I’ve joined the dark side… with my first digital-only face. I came across old LED panel photos, and suddenly got the urge to try a 70’s style red LED face. So I made this extremely plain face, in 2 versions: fixed red LED, and selectable color LED. I do have an analog/LCD hybrid I started a while ago, but it’s unfinished and has become problematic.
Interestingly, this one’s work was 180° different than every single other face I’ve made: its very first step was laying out and sizing up digits directly in Creator, and then creating the markings for the cover/glass in Photoshop using a screenshot from Creator. Every single other face I’ve made started out entirely in Photoshop and then moved to Creator. As plain and simple as it is, I do like it! Large easy to read digits, good number of complications, nice red glow.
Maybe it’s because I’m sitting in a room with low lights which makes it look okay, but, is the AOD too dim on an actual watch?
Another interesting observation: the “Thank you for submitting” email from Facer was an hour late this time around.
I my school days I always liked when our teacher (master of workshop training) sent us on duty to the material warehouse for stocktaking. He had there some old calculator with magnificent blue glow. Something like this. I dont know if it was the VFD or what, but blue LEDs were not available back then.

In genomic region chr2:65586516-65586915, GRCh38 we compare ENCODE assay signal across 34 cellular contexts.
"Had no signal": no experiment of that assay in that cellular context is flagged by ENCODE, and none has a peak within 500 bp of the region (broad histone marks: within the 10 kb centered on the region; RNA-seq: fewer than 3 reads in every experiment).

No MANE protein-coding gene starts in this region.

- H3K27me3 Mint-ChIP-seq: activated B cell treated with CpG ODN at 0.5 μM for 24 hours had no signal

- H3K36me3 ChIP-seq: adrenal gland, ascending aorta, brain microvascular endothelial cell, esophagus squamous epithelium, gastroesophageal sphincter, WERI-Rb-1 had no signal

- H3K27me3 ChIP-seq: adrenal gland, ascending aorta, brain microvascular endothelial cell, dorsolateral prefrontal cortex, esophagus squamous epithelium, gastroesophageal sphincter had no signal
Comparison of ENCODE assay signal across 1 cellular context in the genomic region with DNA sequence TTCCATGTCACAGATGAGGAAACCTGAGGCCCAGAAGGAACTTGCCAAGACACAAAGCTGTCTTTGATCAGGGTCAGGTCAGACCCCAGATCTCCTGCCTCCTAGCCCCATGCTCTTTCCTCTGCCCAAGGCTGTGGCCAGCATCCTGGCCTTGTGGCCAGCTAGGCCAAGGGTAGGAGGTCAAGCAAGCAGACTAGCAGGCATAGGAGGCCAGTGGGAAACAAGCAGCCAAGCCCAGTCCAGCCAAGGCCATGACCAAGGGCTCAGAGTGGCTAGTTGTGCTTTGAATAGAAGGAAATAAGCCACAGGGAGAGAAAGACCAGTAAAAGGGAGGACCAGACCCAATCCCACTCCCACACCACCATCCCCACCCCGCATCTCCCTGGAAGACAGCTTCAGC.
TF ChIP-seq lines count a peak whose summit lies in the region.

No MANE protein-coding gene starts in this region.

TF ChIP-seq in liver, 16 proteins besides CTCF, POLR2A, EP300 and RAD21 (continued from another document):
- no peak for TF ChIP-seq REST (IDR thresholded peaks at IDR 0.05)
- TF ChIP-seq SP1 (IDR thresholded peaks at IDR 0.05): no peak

I put this one up for scrutiny the other day…maybe I should have put it here…Just working on a old-school LCD type with offset oscillations to try to emulate cathode ray interlacing. Strangely, it’s a lot brighter on my watch than shown in the browser.
I don’t get a lot of syncs (which is all good, I do this because the work is loads of fun), but the LCD version turned out to be my single best performing face so far. I published 11 hours ago, and it’s already at 74 syncs (out of today’s 119 total). And ironically, I thought I would only do analogs.
Going one more step further, I had to make an LCD version with a digital chronograph, featuring tachymeter and telemeter readings. Unfortunately, the delay in the response time of control buttons (at least on my GW4) makes the chrono’s accuracy fluctuate, which might be less easy to spot on an analog chrono. Regardless, I don’t like that delayed response.
I’ve noticed that on both my former GW4 and my GW5 Pro. Just figure it this way, if anyone was really serious about timing things, they would own a dedicated stopwatch and not be using their smartwatch. Plus, there is always the factor of your reaction time using the stopwatch. By the way, great job on the Chronograph and the speed and distance readouts are an interesting plus to the watchface.
I seem to have hit a goldmine with this LCD thing. It generated 67% of all my syncs over the past 7 days, I didn’t even realize it’s halfway up the top chart until last night. Funny thing is, the idea came out of almost nowhere.